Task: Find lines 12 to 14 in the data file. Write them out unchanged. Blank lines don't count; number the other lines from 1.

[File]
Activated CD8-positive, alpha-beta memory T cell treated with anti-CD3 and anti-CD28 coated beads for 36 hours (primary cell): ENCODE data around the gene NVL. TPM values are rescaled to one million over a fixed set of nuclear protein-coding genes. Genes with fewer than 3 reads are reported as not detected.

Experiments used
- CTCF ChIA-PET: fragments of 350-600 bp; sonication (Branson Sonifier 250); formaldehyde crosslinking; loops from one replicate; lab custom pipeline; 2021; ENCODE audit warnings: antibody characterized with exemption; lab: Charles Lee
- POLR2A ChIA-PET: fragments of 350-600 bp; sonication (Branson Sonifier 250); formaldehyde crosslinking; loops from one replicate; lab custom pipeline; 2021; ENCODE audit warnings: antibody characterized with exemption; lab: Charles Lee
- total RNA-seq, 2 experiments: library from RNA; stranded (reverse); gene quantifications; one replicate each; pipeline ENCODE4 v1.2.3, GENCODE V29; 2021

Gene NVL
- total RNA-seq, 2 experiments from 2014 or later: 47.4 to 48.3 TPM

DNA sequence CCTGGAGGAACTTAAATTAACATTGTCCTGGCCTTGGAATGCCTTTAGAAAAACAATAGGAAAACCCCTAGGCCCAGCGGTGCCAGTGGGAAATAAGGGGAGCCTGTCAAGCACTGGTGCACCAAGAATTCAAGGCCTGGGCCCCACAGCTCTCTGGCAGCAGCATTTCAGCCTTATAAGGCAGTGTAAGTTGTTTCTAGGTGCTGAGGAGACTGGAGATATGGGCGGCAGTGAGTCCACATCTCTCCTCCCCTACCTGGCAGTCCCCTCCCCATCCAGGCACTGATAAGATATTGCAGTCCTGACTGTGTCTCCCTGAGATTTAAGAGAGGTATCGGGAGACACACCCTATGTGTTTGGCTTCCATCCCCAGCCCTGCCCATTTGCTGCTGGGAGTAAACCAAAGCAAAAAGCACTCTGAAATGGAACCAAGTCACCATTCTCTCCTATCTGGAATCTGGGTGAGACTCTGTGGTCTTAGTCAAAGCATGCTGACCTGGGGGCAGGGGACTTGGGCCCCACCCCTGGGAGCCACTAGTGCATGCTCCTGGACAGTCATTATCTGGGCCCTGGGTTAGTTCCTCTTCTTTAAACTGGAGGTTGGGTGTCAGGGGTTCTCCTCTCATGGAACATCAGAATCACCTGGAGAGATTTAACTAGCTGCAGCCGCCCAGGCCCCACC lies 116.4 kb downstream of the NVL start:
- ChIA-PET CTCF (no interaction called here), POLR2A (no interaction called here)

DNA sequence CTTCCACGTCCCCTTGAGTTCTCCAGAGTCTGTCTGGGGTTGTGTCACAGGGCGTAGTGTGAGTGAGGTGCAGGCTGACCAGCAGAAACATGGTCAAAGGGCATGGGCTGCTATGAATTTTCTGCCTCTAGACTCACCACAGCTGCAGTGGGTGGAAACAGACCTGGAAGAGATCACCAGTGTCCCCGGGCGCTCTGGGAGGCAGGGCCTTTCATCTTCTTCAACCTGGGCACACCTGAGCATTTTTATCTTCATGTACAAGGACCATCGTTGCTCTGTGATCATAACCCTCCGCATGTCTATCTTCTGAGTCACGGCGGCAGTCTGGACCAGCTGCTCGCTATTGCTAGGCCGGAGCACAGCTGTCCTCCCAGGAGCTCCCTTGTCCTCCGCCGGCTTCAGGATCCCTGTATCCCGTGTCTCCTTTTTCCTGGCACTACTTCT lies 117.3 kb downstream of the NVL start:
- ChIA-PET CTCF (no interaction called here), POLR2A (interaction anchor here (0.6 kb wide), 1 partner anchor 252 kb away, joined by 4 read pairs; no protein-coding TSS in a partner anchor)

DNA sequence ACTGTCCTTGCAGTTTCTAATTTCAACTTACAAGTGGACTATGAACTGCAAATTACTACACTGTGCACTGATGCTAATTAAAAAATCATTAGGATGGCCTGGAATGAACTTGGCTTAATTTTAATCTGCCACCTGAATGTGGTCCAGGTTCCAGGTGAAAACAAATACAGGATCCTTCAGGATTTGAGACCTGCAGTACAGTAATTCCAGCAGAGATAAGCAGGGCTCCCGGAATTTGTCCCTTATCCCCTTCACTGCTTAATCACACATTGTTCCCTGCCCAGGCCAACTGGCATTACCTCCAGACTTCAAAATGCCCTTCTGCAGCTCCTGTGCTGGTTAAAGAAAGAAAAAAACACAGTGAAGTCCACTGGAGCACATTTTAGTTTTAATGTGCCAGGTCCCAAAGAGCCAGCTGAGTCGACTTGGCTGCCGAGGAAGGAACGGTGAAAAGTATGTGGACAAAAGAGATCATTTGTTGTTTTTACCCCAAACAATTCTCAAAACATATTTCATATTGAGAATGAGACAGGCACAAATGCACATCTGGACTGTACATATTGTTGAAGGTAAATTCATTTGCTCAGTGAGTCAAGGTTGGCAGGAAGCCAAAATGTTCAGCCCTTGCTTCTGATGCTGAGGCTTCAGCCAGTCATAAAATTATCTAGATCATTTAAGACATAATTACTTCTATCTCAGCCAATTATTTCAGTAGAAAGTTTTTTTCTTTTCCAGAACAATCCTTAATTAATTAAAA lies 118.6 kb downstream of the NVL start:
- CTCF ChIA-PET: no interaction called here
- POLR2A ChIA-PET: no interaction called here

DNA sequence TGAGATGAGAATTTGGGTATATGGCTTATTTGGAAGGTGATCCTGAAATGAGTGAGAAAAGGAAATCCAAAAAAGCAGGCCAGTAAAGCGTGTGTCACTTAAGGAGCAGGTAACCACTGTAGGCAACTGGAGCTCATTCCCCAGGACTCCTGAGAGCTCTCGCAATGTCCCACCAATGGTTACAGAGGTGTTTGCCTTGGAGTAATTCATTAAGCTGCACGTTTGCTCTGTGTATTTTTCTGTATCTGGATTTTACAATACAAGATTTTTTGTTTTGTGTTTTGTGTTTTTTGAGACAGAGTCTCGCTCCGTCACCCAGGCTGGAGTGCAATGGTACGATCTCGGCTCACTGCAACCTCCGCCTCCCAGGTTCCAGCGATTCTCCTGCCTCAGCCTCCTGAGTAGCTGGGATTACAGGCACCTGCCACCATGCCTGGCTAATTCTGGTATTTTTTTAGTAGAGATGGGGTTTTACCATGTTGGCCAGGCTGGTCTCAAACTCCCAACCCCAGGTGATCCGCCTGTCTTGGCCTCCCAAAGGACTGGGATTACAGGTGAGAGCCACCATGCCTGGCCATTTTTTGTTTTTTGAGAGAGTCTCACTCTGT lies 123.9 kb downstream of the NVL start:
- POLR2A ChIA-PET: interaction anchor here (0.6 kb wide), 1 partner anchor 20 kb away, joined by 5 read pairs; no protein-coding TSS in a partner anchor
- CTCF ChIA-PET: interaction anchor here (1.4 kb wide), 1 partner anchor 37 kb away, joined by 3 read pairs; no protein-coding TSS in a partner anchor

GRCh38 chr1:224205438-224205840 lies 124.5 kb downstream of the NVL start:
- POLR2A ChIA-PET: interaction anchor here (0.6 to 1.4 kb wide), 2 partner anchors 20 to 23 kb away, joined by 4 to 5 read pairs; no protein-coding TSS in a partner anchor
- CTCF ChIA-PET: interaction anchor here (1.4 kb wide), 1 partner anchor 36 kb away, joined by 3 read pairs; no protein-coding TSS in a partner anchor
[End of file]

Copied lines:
DNA sequence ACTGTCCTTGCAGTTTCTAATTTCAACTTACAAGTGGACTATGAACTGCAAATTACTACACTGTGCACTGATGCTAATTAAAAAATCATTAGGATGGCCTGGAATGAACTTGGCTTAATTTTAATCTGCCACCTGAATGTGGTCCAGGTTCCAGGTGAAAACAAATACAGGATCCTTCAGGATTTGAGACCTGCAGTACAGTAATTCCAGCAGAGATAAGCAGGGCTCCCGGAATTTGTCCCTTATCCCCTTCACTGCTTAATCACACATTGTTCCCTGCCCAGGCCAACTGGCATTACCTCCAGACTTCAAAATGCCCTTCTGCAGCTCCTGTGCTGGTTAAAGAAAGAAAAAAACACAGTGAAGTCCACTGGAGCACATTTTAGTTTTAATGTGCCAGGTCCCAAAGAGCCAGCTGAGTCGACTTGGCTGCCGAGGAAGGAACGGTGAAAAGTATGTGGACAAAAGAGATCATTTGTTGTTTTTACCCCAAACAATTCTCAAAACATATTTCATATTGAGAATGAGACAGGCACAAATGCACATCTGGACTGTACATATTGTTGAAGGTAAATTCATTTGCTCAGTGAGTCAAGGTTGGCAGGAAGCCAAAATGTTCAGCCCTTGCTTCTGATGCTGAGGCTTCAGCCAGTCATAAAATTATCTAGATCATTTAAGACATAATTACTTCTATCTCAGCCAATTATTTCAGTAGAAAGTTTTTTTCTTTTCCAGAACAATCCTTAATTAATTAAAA lies 118.6 kb downstream of the NVL start:
- CTCF ChIA-PET: no interaction called here
- POLR2A ChIA-PET: no interaction called here